Like it or not the election campaign is in full swing and its hard to ignore or avoid it completely. It’s everywhere; on the TV, the radio, knocks on your door, waiting at train stations to suddenly wanting to shake your hand to unwanted flyers shoved through your letterbox!
This year I am not ignoring the election and am all organised to vote ❎. What’s different is that I am in that place in life where I feel passionately about what’s right, what justice needs to look like and a more acute sense of awareness and compassion for some of my fellow beings. I cannot just sit by and do nothing. It’s not me, never has been, come to think of it. I have always fought and challenged (even to my own detriment) what’s unfair, for the underdog, for those who remain unseen, unheard, ignored, abused, left, hurt and neglected. I guess I do this because to a large extent I am all of these things too and in my own life I have experienced my own share of injustice. And as life progresses in terms of time I see more and more of what shouldn’t be continuing to exist in the universe and getting away with it. Regardless of all that’s wrong in this world, there is, I’d like to believe at least, good things and good intentions are around; they exist too.
I feel strongly about the recent deaths at sea, the ongoing no time limit for those held in detention, the so-called “rehabilitation” of prisons and the continuing madness of doing things as a means to an end without heart ♥, without compassion, without kindness. When will our selfishness and sense of self righteousness end?
Today I read an article written by Mark Haddon in 2008 in the Guardian.
Photo is of Miriam, who fled from Ethiopia, talking to Mark Haddon at the Migrants Resource Centre in west London. Photograph: Sophia Evans Sophia Evans/Sophia Evans
Here’s an excerpt of what he had say in 2008:
We bellyache about the abuse of human rights overseas. But there are thousands of people living here, right now, in one of the richest countries in the world, forced to live in poverty. They are denied basic rights and services which the rest of us take for granted. And this is not an accident. This is government policy. And we should be ashamed of it. Imagine what it must be like to live this kind of life, to leave everything behind, your job, your family, your home. To travel to Stuttgart in the back of a truck. Or Oslo. Or Rotterdam. Any place where you don’t speak the language. You have no friends. You sleep in the street, or share a house with strangers who speak yet another language. Imagine living on £35 of Asda vouchers a week. Imagine not being able to see your family. Then ask yourself what kind of experience would make this kind of life preferable to going home?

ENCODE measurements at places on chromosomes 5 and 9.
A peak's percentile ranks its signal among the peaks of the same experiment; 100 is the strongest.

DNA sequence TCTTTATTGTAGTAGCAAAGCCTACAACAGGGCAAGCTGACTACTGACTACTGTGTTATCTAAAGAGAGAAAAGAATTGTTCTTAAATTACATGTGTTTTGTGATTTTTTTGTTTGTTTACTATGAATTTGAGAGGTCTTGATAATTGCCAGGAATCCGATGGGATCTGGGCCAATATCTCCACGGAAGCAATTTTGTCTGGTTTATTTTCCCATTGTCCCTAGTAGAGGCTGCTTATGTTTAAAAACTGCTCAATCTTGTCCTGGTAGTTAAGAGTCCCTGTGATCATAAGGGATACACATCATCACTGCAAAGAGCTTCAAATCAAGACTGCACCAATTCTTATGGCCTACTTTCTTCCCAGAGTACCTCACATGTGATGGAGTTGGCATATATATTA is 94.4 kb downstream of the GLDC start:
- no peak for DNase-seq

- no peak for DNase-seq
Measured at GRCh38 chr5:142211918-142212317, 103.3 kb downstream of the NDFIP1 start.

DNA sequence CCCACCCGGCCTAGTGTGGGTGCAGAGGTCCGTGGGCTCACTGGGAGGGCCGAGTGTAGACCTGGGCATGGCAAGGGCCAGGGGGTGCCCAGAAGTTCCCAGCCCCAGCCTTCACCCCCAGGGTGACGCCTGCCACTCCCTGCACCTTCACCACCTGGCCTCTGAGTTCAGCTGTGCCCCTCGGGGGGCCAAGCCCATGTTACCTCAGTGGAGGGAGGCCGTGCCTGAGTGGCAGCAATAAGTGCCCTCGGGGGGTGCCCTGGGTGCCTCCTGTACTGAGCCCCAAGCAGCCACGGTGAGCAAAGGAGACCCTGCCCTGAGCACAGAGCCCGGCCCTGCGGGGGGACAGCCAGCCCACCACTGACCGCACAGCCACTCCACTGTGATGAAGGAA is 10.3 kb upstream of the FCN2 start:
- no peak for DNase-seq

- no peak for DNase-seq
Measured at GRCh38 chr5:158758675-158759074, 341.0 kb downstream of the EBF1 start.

It is now 2015. Seven years have now passed and are we closer to living more harmoniously with each other? Are we removing our blinkers and seeing each other and the world 🌍 in which we live as we should? Or are we continuing to mess things up, create more despair, do more wrong, cause more pain and concentrate solely on our own gains and what makes us comfortable?
I hope you don’t but next time if you happen to see a van or a poster that says “go home you bloody foreigners”, I urge you to reflect that we are all connected and harm done to one affects us all, collectively.
Many of us are looking for our home, a sense of belonging, a little peace and to feel safe again. It’s not much to ask but it does seem to be that way.
So if you are voting soon ❎ please spare a thought about the plight of many of our fellow human beings who suffer, mostly quietly, and do what you can to make things better.